As previously noted, the average number of interruptions was highest on plenaries followed by live meetings and then conference calls. This also aligned with how likely women were to get interrupted intrusively in these different contexts. Women were most likely to get intrusively interrupted on panel discussions, and they were least likely to get interrupted on conference calls.

On panel discussions, women were likely to be interrupted by men regardless of whether they were specifically asked a question by the moderator/audience member or they were adding their commentary to a point made by someone else. Almost all of the interruptions of women by men on plenaries were intrusive interruptions. Women mostly responded to these interruptions by ceding the floor to the interrupter, but when men interrupted other men, there was usually a series of interruptions as each man sought to be heard. Finally, in addition to the high levels of “manterrupting,” panel discussions were the contexts in which there was also the highest level of “mansplaining” and “bropropriating.” The plenaries were very similar to the Schmidt, Isaacson, and Smith panel at the South by Southwest festival.

In live meetings, there was a lot of variance in interruptions based on the topic of the meeting, the seniority levels of the men and women in the room, the gender of the meeting leader, the length of the meetings and the number of people who joined the meeting remotely via videoconference or teleconference. While the men interrupted twice as much as women and were significantly more likely to interrupt women than men (about 75% to 25%), there was also a difference in the types of interruptions made by men and women in live meetings. The majority of interruptions by men were to state a disagreement/agreement, accelerate a conversation or add personal perspectives; the majority of the interruptions by women involved asking questions, asking for points to be repeated or chiming in with logistical details about where people were, clarifying deadlines, etc.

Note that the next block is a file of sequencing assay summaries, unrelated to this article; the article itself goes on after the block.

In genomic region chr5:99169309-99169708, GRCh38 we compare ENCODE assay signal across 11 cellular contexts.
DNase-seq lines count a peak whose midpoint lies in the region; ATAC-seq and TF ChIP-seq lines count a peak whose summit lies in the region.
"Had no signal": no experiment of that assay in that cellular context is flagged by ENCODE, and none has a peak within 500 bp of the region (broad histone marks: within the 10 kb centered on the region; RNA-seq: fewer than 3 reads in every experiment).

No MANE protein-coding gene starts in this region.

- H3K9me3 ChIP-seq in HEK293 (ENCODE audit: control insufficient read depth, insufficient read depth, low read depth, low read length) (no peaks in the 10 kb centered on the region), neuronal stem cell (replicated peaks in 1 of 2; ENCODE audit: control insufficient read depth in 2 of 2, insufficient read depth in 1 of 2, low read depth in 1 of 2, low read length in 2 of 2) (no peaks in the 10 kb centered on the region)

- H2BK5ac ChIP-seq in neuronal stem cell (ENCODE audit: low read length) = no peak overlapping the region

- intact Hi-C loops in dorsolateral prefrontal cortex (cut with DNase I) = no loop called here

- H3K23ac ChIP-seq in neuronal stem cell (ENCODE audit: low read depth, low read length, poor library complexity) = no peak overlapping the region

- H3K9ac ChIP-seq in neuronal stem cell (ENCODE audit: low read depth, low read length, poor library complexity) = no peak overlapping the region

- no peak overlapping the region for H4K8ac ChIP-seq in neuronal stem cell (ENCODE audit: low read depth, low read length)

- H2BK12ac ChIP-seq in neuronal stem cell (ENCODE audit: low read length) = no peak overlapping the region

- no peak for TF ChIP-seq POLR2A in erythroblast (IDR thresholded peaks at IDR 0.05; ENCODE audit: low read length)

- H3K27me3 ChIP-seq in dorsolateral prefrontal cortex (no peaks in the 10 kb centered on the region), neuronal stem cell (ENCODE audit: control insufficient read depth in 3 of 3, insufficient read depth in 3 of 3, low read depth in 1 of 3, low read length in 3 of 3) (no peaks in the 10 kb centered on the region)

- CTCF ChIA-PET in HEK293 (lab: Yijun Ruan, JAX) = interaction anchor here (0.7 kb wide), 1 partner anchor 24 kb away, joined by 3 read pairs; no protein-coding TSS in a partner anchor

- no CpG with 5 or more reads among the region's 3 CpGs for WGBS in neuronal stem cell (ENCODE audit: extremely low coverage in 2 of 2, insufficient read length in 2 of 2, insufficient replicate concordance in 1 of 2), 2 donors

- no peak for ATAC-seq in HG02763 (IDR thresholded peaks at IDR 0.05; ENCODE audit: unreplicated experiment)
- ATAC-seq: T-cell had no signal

There was no significant change in the number or patterns of interruptions if a woman was leading the meeting, but if the woman leading the meeting was the most senior person in the room, there was a reduction in the overall number of interruptions which resulted in fewer interruptions of women by men.